Last Updated Oct 8, 2008 10:49 AM EDT
When I was four years old I found a sparrow with a damaged wing in the garden. For a day or two my mother and I kept it in a box in our garage and fed it on bread soaked in milk. Then, one morning, it had disappeared. I asked my mum where it was and she told me it had flown away.
I was reminiscing with my mum about this story a couple of years ago when she turned to me and said, "But Stuart, the sparrow died. I had to put it in the bin."
Of course the sparrow had died. It could never have survived a broken wing. But for over 35 years I had never questioned the idea that it had simply got better and flown away.
I don't think that I am alone in failing to challenge some basic assumptions and wanting, unquestioningly, to believe the most attractive answer. Take these examples:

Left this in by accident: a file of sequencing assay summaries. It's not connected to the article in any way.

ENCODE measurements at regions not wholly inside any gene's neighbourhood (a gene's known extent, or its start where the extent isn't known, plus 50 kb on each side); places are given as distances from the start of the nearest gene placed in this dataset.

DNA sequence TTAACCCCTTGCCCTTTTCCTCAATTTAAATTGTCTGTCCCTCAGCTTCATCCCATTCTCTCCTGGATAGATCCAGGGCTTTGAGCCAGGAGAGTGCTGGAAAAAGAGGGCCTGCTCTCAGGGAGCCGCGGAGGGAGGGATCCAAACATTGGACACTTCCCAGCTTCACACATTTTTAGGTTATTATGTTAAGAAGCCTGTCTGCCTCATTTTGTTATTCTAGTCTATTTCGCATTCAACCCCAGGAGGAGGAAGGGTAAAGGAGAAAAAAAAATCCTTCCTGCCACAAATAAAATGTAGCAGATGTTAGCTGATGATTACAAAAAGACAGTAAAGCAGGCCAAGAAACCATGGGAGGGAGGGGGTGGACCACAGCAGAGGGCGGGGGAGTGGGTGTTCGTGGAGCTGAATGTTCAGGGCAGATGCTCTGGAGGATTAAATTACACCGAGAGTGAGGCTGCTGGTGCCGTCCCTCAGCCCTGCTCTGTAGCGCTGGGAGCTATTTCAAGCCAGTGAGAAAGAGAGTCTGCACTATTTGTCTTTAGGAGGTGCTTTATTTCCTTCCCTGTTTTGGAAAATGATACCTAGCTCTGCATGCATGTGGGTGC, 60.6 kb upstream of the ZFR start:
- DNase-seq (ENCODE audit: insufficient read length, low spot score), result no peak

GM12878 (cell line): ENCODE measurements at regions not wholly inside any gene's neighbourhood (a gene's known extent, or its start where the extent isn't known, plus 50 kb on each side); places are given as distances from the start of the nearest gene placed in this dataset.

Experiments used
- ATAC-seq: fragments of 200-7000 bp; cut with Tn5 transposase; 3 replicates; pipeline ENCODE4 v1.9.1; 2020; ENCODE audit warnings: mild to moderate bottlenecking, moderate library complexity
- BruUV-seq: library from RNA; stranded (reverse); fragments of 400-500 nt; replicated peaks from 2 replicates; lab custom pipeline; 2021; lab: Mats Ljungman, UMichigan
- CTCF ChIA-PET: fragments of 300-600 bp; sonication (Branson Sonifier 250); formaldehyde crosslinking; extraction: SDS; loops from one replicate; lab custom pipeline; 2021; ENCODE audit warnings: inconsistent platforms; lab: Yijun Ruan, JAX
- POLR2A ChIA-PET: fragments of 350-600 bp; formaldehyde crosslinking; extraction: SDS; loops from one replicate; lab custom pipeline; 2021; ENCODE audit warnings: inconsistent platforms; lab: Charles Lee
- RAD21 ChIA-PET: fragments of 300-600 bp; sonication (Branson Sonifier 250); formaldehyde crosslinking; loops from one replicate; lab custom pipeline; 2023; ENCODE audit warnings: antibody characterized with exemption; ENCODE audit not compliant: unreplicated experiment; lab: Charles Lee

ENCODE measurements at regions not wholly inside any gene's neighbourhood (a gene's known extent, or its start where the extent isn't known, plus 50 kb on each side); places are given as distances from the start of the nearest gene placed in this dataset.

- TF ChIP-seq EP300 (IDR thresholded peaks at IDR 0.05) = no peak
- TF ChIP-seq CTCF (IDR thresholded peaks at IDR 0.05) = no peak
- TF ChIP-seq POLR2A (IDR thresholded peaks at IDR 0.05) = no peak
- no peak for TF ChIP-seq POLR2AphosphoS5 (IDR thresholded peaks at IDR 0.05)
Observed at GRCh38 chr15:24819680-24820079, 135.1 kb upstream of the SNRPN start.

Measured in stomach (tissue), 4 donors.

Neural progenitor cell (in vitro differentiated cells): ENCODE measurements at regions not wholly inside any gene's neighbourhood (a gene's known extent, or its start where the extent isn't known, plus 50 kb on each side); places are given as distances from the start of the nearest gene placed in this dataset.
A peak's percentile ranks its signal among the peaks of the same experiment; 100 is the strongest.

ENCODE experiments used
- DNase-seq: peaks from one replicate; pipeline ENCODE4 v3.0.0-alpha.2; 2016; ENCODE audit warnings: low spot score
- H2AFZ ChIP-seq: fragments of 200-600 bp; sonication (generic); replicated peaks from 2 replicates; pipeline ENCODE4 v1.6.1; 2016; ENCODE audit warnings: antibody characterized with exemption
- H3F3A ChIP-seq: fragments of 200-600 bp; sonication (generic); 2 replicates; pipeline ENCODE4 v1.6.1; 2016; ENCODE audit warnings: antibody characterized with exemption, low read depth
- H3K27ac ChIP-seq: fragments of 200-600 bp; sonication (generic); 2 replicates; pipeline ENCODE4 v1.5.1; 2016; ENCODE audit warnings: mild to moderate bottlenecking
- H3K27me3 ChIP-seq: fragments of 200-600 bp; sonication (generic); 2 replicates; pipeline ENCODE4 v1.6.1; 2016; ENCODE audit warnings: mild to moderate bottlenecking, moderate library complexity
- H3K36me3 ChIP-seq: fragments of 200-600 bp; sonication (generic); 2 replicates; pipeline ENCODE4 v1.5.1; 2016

- The leaders of the world's major banks have carried a belief that they could remain fireproof to higher-risk loans, and have either not carried out or failed to understand their own risk assessments.
- According to Gary Hamel in his book, "The Future of Management", the US car industry has taken over twenty years to really understand the 'secret' of Toyota's success in North America, let alone respond to it.
We all hold onto certain assumptions that may or may not be true. But in these, more turbulent times, the rules of business can change radically and so must your assumptions -- even those you have never before explicitly questioned.
What are the assumptions that you are holding about your business that you haven't fully challenged?